Northwestern Engineering’s Ken Forbus is closing the gap between humans and machines. Using cognitive science theories, Forbus and his collaborators have developed a model that could give computers the ability to reason more like humans and even make moral decisions. Called the structure-mapping engine (SME), the new model is capable of analogical problem solving, including capturing the way humans spontaneously use analogies between situations to solve moral dilemmas.

New Exciting Opportunity to Partner with NASA Scientists and use Selected NASA’s Wind Tunnel to Carry Out Fundamental Research in High-Speed Aerothermodynamics


NASA and AFOSR are launching a pilot program whereby grant proposers can partner with one or more NASA researchers and/or propose to use a specific NASA wind tunnel. The use of the wind tunnels would represent minimal extra cost to the proposal as normal test operations will be conducted at no charge. The grant proposers would engage NASA during proposal development to obtain a cost estimate for the test activity envisioned. If awarded, the grant proposer would enter into a Space Act Agreement with NASA as the partnering mechanism. The specific wind tunnels available for this partnership are the Langley Research Center Aerothermodynamics Laboratory. Information on the wind tunnel facilities can be found on the following website:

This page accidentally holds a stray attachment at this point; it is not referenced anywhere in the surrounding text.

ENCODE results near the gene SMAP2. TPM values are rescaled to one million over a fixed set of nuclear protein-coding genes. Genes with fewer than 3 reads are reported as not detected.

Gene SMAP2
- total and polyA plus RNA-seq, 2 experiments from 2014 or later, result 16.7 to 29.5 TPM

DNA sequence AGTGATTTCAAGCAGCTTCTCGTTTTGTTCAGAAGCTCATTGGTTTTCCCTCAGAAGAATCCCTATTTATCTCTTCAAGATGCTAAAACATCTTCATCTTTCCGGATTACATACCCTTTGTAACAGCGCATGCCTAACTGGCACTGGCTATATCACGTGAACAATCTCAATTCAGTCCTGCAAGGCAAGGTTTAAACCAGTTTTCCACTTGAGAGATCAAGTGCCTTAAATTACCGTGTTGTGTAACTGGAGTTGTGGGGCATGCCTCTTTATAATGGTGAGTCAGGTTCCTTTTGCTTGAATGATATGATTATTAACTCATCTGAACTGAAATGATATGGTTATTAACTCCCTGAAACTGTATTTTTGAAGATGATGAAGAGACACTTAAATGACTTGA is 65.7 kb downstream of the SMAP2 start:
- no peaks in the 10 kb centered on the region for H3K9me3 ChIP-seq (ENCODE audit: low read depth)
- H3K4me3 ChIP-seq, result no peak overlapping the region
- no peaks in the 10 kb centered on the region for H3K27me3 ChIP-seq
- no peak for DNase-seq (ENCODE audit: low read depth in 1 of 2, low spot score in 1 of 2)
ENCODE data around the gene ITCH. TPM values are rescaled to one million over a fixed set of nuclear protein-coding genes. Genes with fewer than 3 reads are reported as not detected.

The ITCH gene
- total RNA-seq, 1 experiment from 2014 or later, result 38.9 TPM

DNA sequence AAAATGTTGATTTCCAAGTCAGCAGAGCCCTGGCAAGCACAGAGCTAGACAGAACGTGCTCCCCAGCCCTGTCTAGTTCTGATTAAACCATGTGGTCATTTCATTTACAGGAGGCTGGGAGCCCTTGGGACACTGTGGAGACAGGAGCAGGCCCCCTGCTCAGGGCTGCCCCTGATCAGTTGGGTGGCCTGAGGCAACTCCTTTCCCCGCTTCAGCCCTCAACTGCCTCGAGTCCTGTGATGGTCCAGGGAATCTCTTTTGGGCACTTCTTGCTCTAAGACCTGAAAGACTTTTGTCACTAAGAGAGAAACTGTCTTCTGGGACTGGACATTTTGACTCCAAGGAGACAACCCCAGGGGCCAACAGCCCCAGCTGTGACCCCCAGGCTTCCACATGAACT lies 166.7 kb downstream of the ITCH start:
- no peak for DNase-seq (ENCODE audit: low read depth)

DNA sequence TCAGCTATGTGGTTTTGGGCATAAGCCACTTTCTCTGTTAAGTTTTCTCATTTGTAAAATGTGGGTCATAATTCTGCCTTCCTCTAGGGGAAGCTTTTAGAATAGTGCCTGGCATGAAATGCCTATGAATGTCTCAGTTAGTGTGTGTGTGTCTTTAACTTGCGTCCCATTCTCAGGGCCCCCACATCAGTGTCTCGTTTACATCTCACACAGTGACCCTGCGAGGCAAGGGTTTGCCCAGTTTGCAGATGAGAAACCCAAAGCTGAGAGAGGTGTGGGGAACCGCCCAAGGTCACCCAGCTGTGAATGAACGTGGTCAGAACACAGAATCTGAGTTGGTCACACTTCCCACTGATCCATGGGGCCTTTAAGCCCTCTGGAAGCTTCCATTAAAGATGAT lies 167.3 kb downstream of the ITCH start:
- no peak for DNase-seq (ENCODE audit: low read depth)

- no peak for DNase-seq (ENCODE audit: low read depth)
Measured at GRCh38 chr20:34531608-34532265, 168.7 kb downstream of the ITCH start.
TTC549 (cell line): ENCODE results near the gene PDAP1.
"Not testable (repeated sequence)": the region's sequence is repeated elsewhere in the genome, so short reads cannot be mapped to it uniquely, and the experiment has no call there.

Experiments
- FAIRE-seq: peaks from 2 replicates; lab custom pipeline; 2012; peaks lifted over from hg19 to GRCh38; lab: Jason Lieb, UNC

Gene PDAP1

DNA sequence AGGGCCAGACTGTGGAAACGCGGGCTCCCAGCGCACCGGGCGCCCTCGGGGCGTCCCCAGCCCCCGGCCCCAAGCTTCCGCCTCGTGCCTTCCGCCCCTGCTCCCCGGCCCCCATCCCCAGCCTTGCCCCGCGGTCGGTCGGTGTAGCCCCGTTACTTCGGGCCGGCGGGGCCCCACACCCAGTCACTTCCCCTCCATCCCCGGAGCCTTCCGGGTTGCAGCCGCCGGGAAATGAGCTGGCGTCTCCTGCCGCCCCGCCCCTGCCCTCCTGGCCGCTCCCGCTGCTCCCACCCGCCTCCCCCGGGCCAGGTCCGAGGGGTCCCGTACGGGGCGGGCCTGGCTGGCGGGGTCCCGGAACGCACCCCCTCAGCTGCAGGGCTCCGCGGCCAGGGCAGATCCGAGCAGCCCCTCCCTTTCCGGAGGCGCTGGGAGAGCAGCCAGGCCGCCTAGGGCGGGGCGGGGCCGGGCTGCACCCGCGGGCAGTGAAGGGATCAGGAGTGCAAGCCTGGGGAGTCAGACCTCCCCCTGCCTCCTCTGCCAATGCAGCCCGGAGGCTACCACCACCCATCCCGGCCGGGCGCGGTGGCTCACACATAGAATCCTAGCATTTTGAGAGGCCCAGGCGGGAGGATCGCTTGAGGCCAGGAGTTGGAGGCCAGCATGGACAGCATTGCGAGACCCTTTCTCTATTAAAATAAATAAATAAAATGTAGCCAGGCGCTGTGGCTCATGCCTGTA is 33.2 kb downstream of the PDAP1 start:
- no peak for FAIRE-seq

We envision the partnership with NASA researchers to take several forms. For example, a project could have Ph.D. students co-located with NASA researchers during a few months in the term of the grant and have periodic remote mentorship the rest of the time of the grant. Another option is to have NASA researchers to be a part of the Ph.D. defense committee for a student with informal mentorship all throughout the life of the grant. A third option would for NASA researchers to carry out investigations complementary to the grant objectives (computations and/or experiments). Expenses associated with students’ travel to NASA facilities need to be included in the grant budget.

If a proposed project would like to use one of the above wind tunnels, please include an explanation of how the use of the tunnel would enhance the objectives of the proposal and why such objectives can’t be achieved in university facilities. Also, it would preferred that a substantial portion of the overall grant objectives (experimental and computational) are carried out prior to using a NASA facility and the experiments carried out at NASA represent the final validation of the theories or hypothesis developed during the course of the grant.

For this pilot program, the research topics remain the same as stated in the latest BAA for AFOSR on

For more details email both and